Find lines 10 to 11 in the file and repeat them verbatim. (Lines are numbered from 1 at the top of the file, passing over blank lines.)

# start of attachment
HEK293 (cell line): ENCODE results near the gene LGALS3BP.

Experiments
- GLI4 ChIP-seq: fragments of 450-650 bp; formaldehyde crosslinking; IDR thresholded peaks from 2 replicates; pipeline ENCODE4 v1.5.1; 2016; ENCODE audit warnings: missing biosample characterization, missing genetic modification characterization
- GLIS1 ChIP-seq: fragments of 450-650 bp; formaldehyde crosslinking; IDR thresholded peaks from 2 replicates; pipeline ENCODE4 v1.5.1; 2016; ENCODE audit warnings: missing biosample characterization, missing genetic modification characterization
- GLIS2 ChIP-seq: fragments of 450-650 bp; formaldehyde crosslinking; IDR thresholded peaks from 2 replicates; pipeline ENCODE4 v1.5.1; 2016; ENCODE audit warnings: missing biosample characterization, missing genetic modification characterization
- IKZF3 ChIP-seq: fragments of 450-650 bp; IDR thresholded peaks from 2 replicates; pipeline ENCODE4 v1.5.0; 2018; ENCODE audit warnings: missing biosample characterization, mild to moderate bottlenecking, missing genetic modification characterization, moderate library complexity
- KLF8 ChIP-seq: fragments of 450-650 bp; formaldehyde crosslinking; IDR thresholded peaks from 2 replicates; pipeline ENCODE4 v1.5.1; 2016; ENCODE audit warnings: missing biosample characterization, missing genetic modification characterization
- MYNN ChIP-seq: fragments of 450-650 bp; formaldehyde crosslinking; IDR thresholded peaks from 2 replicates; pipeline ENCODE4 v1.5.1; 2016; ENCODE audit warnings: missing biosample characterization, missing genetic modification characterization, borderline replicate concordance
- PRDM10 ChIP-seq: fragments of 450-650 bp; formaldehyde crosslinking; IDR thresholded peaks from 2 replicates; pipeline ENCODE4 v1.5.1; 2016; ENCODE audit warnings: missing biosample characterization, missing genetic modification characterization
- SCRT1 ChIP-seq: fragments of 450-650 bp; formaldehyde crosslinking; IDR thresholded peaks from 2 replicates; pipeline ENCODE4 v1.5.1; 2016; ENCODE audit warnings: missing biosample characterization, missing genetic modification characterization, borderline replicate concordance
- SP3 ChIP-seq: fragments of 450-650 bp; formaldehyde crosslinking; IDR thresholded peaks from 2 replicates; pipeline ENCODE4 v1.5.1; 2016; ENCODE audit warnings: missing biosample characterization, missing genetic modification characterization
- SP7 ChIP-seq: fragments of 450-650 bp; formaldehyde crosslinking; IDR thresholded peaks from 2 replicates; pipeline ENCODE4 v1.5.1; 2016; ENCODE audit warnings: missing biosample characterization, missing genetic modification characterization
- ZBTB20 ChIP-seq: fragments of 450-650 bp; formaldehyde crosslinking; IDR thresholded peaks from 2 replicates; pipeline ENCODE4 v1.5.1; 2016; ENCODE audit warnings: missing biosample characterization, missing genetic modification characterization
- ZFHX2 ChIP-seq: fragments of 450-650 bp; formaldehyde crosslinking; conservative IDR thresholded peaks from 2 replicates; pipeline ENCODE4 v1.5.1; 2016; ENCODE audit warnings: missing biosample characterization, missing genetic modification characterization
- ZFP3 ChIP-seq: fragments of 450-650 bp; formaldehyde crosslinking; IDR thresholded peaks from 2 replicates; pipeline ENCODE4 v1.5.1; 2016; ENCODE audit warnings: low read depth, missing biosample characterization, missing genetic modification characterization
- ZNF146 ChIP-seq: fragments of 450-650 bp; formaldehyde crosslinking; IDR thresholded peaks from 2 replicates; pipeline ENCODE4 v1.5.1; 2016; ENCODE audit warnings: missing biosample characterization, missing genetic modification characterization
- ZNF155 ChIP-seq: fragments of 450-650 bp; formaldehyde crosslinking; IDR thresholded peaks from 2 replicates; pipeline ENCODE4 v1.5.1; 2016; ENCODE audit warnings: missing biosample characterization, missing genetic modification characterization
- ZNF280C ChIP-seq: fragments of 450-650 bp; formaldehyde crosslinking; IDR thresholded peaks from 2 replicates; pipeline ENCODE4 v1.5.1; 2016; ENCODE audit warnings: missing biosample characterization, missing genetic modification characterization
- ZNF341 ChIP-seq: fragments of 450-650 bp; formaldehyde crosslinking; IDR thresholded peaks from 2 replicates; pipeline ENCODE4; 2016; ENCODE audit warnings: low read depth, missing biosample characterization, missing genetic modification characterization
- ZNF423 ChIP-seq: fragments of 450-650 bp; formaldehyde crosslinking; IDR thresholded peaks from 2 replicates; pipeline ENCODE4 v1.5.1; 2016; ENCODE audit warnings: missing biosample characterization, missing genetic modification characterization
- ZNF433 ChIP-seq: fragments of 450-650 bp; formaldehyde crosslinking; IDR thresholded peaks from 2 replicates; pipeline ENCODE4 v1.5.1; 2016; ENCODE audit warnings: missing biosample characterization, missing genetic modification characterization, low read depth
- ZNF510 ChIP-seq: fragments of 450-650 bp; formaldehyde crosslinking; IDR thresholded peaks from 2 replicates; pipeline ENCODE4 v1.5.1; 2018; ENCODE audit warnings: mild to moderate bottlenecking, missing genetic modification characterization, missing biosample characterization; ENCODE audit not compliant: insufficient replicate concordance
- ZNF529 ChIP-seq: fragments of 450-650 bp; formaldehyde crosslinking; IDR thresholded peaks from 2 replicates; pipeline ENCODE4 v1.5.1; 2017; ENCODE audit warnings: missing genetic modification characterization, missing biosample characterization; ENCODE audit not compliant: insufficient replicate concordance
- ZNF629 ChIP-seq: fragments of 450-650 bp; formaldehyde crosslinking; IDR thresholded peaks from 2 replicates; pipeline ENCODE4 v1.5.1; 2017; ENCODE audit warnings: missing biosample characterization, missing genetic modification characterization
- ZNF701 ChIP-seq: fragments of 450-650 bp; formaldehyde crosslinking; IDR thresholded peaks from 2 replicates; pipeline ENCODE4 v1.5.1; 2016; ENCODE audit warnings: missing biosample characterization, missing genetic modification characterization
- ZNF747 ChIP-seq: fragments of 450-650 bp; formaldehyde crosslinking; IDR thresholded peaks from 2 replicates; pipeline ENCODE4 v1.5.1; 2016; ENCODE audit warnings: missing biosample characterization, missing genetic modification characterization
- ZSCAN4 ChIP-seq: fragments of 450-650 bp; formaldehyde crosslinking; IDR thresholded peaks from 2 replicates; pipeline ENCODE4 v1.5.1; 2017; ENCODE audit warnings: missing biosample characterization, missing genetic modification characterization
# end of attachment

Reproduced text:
- SCRT1 ChIP-seq: fragments of 450-650 bp; formaldehyde crosslinking; IDR thresholded peaks from 2 replicates; pipeline ENCODE4 v1.5.1; 2016; ENCODE audit warnings: missing biosample characterization, missing genetic modification characterization, borderline replicate concordance
- SP3 ChIP-seq: fragments of 450-650 bp; formaldehyde crosslinking; IDR thresholded peaks from 2 replicates; pipeline ENCODE4 v1.5.1; 2016; ENCODE audit warnings: missing biosample characterization, missing genetic modification characterization